Enzymes, Part 1 ~ Broad-Spectrum Digestive Support
Enzymes, Part 1 ~ Broad-Spectrum Digestive Support
“Enzymes are substances that make life possible. They are needed for every chemical reaction that takes place in the human body. They are the manual ‘workers’ that build the body from proteins, fats, and carbohydrates, just as construction workers build our homes.”— Dr. Edward Howell, Enzyme Nutrition: The Food Enzyme Concept, 1985
Enzymes can be a complex, confusing subject and hopefully we will be able to educate our readers on these vital “sparks of life.” This edition of Evergreen’s newsletter will focus on digestive enzymes.
What are Enzymes?
Enzymes are energized protein molecules which stimulate chemical reactions throughout the body. There are three broad categories of enzymes:
- FOOD ENZYMES are contained in all raw food and begin working in the mouth and upper portion of the stomach before the body begins its own digestive process. All raw foods contain only enough enzymes to digest that particular food. The cooking and processing of food destroys all of its enzymes. Because of these reasons, our bodies must produce the majority of the digestive enzymes we require.
- DIGESTIVE ENZYMES are secreted along the digestive tract to break food down into nutrients and waste. This allows nutrients to be absorbed into the bloodstream. They begin their work at least 30-60 minutes after eating.
- METABOLIC ENZYMES are made in the body and are responsible for running all organs, tissues and cells. Metabolic enzymes are produced by our cells, liver, pancreas, gallbladder and other organs.
Digestion, absorption and elimination require digestive enzymes. The body’s production of digestive enzymes may be compromised by many factors, including diet, age and lifestyle. Typically the modern American diet is very low in enzymes from food due to processing and cooking. In addition, a diet too high in simple sugars, animal proteins and fats will exacerbate problems. Enzymes in the body are rapidly depleted metabolizing these foods. Because of a lack of functioning enzymes, nutrients are not properly absorbed and undigested food may ferment in the intestines, rather than being efficiently eliminated. These toxins may then stress the liver and kidneys. According to Dr. Howell, the leading researcher on (plant and food) enzymes, “we see that diets deficient in enzymes cause a 30% reduction in lifespan.”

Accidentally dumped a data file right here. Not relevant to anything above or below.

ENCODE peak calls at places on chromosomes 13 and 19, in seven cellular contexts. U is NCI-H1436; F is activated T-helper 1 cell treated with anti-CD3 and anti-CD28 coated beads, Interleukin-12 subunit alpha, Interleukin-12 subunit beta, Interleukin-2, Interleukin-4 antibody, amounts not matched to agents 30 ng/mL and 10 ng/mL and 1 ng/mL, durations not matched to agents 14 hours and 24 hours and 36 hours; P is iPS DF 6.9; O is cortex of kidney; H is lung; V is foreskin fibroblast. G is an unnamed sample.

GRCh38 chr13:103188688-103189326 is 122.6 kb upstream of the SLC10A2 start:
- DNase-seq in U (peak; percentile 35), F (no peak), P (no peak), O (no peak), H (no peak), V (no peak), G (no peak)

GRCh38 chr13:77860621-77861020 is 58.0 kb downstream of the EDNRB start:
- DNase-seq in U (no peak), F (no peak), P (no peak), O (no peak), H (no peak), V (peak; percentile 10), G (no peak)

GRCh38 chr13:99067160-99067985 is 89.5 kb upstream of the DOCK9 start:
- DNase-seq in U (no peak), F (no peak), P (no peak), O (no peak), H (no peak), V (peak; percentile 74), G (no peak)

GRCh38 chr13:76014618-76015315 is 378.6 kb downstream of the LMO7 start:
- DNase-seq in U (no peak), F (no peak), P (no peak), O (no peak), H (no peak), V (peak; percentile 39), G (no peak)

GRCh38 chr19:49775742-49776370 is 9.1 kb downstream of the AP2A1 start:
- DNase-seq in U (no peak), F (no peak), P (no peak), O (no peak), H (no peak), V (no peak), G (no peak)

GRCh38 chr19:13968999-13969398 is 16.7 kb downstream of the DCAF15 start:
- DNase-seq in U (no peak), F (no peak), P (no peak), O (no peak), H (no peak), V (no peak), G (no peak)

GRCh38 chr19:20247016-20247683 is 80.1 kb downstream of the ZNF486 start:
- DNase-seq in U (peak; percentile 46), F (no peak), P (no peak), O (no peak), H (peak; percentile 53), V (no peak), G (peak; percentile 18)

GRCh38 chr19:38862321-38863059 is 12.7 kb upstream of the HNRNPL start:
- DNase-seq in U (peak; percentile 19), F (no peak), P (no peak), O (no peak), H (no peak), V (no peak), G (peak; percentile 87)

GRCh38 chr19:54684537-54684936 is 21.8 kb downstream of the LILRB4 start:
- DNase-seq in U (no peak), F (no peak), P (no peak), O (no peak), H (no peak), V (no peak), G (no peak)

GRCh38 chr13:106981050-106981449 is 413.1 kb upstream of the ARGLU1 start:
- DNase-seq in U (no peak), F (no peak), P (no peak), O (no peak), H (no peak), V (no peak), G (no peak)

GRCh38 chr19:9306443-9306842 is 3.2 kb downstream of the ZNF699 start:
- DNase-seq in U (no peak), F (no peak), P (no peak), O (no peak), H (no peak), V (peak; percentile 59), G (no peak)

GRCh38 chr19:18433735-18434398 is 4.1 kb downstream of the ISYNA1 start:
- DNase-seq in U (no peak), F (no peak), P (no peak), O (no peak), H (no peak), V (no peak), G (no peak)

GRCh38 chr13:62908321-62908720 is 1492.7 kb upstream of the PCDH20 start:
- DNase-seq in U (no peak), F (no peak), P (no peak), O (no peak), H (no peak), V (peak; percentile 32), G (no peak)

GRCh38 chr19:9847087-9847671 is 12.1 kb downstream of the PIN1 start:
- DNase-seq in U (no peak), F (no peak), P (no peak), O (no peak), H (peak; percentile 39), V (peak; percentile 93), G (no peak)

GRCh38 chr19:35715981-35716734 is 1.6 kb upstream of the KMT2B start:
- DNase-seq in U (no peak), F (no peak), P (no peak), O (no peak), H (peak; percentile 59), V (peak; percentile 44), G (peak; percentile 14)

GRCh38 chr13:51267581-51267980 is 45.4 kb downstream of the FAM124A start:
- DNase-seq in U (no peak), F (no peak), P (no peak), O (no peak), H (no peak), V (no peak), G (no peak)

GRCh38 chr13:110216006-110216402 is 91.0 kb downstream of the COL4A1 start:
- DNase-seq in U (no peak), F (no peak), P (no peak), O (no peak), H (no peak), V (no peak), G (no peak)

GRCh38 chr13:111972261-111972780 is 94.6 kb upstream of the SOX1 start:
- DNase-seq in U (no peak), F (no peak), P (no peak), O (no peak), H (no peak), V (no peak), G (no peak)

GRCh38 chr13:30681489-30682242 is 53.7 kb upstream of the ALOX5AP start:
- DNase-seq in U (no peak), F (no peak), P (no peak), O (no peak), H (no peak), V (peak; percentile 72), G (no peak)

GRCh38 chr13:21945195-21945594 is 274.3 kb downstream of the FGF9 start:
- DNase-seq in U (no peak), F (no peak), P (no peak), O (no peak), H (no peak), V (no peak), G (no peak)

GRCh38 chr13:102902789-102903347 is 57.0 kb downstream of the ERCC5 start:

Fortunately, Enzyme Supplements are Available
Human digestive enzymes, produced mainly in the pancreas, include pepsin, trypsin, lipase, protease and salivary amylase or ptyalin (pronounced TIE-len) and other amylases. Our bodies do not make cellulase, an enzyme necessary for the digestion of fiber, so it must come from the raw foods we eat.
Supplemental digestive enzymes may alleviate many common digestive issues, including indigestion and heartburn. In addition, they may alleviate allergies due to minimizing the presence of antigens in the form of incompletely digested proteins in foods.
Various Kinds of Digestive Enzymes
Pancreatin as a supplement comes from an animal source. It contains the three main classes of digestive enzymes: proteases for protein digestion, amylases for carbohydrate digestion and lipases for fat digestion.
Protease breaks down proteins into amino acids, which are essential for the construction of enzymes, cells and hormones. There are several kinds of protease including:
- Pepsin is a proteolytic (protein-digesting) enzyme derived from porcine stomach and is the main component in gastric juices.
- Bromelain and Papain come from the pineapple and papaya, respectively, and are also proteolytic enzymes. They will not assist in carbohydrate and fat digestion.
Lipase breaks down fats (lipids) and is essential for the absorption of fat-soluble vitamins A, D, E and K. It is also used to build cell membranes and maintain a healthy balance of triglycerides and cholesterol.
Enzymes that break down starches and sugars help provide energy to fuel the body as it works.
Amylase is needed for the digestion of carbohydrates and assists in the production of energy. A deficiency may result in allergies and acidosis.